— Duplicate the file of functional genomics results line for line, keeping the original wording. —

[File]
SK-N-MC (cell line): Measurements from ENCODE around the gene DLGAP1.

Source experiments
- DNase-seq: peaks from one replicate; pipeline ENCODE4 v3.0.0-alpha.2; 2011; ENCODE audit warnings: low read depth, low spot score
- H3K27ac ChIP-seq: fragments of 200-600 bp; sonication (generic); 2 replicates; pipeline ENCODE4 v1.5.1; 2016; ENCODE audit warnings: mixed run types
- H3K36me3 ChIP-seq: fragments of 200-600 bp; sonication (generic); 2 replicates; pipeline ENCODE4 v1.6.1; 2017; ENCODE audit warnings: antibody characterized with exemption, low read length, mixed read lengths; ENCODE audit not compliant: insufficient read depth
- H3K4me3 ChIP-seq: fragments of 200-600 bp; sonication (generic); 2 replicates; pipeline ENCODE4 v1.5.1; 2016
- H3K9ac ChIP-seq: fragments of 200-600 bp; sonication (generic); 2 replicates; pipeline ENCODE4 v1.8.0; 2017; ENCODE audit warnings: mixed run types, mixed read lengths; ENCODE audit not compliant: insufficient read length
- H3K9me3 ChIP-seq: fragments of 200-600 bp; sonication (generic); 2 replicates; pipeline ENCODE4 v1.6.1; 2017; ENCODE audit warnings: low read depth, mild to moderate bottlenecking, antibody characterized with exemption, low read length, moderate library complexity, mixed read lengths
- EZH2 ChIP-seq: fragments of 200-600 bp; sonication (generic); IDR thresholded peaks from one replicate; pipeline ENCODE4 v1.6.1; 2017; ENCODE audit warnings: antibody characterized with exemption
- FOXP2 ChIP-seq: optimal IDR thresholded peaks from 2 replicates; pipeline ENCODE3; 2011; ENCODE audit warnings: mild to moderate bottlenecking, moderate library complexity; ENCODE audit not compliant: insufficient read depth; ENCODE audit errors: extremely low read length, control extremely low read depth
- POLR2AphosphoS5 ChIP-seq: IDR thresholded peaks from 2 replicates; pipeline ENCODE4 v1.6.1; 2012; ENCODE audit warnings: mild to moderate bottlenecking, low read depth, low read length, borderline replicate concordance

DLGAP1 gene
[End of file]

SK-N-MC (cell line): Measurements from ENCODE around the gene DLGAP1.

Source experiments
- DNase-seq: peaks from one replicate; pipeline ENCODE4 v3.0.0-alpha.2; 2011; ENCODE audit warnings: low read depth, low spot score
- H3K27ac ChIP-seq: fragments of 200-600 bp; sonication (generic); 2 replicates; pipeline ENCODE4 v1.5.1; 2016; ENCODE audit warnings: mixed run types
- H3K36me3 ChIP-seq: fragments of 200-600 bp; sonication (generic); 2 replicates; pipeline ENCODE4 v1.6.1; 2017; ENCODE audit warnings: antibody characterized with exemption, low read length, mixed read lengths; ENCODE audit not compliant: insufficient read depth
- H3K4me3 ChIP-seq: fragments of 200-600 bp; sonication (generic); 2 replicates; pipeline ENCODE4 v1.5.1; 2016
- H3K9ac ChIP-seq: fragments of 200-600 bp; sonication (generic); 2 replicates; pipeline ENCODE4 v1.8.0; 2017; ENCODE audit warnings: mixed run types, mixed read lengths; ENCODE audit not compliant: insufficient read length
- H3K9me3 ChIP-seq: fragments of 200-600 bp; sonication (generic); 2 replicates; pipeline ENCODE4 v1.6.1; 2017; ENCODE audit warnings: low read depth, mild to moderate bottlenecking, antibody characterized with exemption, low read length, moderate library complexity, mixed read lengths
- EZH2 ChIP-seq: fragments of 200-600 bp; sonication (generic); IDR thresholded peaks from one replicate; pipeline ENCODE4 v1.6.1; 2017; ENCODE audit warnings: antibody characterized with exemption
- FOXP2 ChIP-seq: optimal IDR thresholded peaks from 2 replicates; pipeline ENCODE3; 2011; ENCODE audit warnings: mild to moderate bottlenecking, moderate library complexity; ENCODE audit not compliant: insufficient read depth; ENCODE audit errors: extremely low read length, control extremely low read depth
- POLR2AphosphoS5 ChIP-seq: IDR thresholded peaks from 2 replicates; pipeline ENCODE4 v1.6.1; 2012; ENCODE audit warnings: mild to moderate bottlenecking, low read depth, low read length, borderline replicate concordance

DLGAP1 gene